Guest Post: Body Shaming is Unacceptable, Even if Directed at Vile People. An Intersex Critique of “Small Dick Energy” 

We can be specific. Every year, babies are born with innate differences in their sex characteristics that have been medicalised, prompting doctors to (try to) reshape their bodies to fit with dominant gender norms. For decades now, the “standard of care” for these babies, if their phallus is deemed “too small” for a boy, has been to surgically assign them to the female sex — notwithstanding XY chromosomes or testicles. But there is no evidence that non-voluntary infant phallus amputations actually improve quality of life compared to voluntary genital surgeries later in life, or to no surgeries plus psychosocial support.
Guest post by Morgan Carpenter, bioethicist; co-founder and executive director, Intersex Human Rights Australia; Magda Rakita co-founder and executive director, Fundacja Interakcja (Poland), and co-chair, OII Europe; and Bo Laurent, founder, Intersex Society of North America
Like thousands of other people born with traits like ours, we have each been subjected, without our own informed consent, to risky and invasive surgeries intended to make our bodies fit surgeons’ ideas about how female and male bodies should “ideally” look and function.
Greta’s ill-chosen words contribute to the hostile social environment for intersex people that motivates and enables these abuses. And it contributes to shame that makes it hard for those who have been harmed to speak out.
This is not a tiny population. Instead, there are a sizable number of people born with actual “small dicks” according to doctors’ subjective impressions. These impressions, in turn, are shaped by wider social norms about what counts as an acceptable phallus size for a boy or girl.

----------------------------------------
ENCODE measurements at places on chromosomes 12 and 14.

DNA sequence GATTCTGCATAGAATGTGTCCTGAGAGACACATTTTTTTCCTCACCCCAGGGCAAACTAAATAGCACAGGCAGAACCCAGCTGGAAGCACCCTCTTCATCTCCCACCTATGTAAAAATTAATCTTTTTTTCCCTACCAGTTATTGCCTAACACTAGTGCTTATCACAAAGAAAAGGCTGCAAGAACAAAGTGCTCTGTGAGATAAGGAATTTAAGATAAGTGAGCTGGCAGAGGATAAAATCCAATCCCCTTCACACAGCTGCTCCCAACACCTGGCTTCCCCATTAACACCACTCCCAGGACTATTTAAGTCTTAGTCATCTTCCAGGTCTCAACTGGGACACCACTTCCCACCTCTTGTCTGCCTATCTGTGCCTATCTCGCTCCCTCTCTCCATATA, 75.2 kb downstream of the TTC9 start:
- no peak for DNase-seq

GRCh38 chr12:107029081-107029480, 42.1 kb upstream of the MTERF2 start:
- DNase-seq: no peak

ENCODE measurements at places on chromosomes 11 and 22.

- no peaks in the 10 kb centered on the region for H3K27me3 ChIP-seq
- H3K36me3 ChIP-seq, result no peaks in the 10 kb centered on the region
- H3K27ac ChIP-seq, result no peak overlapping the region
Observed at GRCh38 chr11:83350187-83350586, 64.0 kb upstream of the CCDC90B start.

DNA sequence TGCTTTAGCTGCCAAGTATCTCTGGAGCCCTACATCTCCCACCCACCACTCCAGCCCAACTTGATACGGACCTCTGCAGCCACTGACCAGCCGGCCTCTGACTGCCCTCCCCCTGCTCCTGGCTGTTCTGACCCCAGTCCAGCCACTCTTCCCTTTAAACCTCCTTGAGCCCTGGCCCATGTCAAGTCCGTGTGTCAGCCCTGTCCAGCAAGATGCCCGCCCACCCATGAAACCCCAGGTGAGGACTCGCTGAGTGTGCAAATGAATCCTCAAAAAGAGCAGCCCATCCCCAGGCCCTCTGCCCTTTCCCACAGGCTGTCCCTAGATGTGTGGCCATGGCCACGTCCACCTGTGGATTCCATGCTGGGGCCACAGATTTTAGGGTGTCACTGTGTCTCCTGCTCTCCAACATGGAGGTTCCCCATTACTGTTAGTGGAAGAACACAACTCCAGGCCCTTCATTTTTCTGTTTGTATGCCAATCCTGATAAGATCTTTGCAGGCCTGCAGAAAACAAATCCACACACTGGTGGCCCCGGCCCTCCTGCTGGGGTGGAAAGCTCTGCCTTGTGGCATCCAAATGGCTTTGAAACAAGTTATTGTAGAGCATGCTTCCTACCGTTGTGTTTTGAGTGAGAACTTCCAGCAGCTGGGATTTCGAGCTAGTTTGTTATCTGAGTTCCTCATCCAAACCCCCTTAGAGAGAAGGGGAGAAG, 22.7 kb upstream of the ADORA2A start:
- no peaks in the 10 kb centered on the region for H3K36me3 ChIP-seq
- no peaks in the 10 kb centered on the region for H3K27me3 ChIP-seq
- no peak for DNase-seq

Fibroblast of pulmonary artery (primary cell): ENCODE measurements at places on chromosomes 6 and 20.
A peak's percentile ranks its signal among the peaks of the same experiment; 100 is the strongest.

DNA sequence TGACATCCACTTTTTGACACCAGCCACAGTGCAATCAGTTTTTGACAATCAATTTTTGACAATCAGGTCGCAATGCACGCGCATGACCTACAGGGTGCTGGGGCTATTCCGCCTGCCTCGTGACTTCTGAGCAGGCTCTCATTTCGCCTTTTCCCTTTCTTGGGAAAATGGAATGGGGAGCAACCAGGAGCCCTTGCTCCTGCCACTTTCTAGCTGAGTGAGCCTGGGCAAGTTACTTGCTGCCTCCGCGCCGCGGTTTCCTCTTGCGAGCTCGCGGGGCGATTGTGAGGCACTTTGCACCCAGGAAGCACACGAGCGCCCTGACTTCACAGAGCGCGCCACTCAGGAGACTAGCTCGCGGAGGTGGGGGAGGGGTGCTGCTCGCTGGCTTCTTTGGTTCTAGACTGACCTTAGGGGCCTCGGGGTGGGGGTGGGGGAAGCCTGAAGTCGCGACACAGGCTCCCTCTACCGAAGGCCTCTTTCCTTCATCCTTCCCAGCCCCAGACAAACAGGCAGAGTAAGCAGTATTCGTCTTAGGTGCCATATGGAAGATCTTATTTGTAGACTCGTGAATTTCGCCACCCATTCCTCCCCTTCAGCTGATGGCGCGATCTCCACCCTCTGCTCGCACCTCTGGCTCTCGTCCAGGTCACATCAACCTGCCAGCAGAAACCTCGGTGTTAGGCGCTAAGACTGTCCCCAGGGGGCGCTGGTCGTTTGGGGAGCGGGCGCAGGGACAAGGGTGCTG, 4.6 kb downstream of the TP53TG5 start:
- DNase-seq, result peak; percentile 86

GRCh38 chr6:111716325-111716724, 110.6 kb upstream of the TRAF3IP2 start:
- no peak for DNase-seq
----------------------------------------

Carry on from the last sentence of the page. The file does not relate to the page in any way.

It is time to relegate “small dick” to the dustbin of pejoratives now deemed deeply offensive.
Don’t get us wrong. Rhetorically taking someone down a notch is undoubtedly sometimes appropriate. Especially if they have an inflated ego, an objectionable moral character, and regularly disrespect others, as appears to be the case with Tate.
Instead, surgeons who operate on intersex children have dismissed intersex people who speak up about our experiences as “disgruntled” or even “zealots.”
Well, since you asked, we aren’t actually sure that “an eye for an eye” is the most promising ethical framework for this situation, or really any situation. Nor are we convinced that ridiculing people by associating them with an intimate body part — here, one assumed to be pitiable — is a good idea, even if the “only” people who have that body part are members of a socially privileged class.
We can already picture the eye-rolls.
We have been made to know our bodies are fascinating, disgusting, weird, inadequate, or incomplete — in need of “fixing.” Scornful remarks premised on the idea that a “small dick” is something to be ashamed of are not benign: they have real-world consequences.
The “standard of care” is based on untested assumptions and fear. Meanwhile, there is abundant evidence that unchosen, medically unnecessary intersex surgeries have caused many of their intended beneficiaries permanent physical and psychological harm.
However, as we will explain in a moment, not everyone with a “dick” is socially privileged in this way.
Notions about shame and future risks of stigmatization in locker rooms are some of the main rationales cited by medical doctors to justify surgeries on people with genitals considered “inadequate” for their assigned/assumed sex. Similarly, the vision of their child being bullied or ridiculed is often enough to convince parents to agree to medically unnecessary and risky interventions.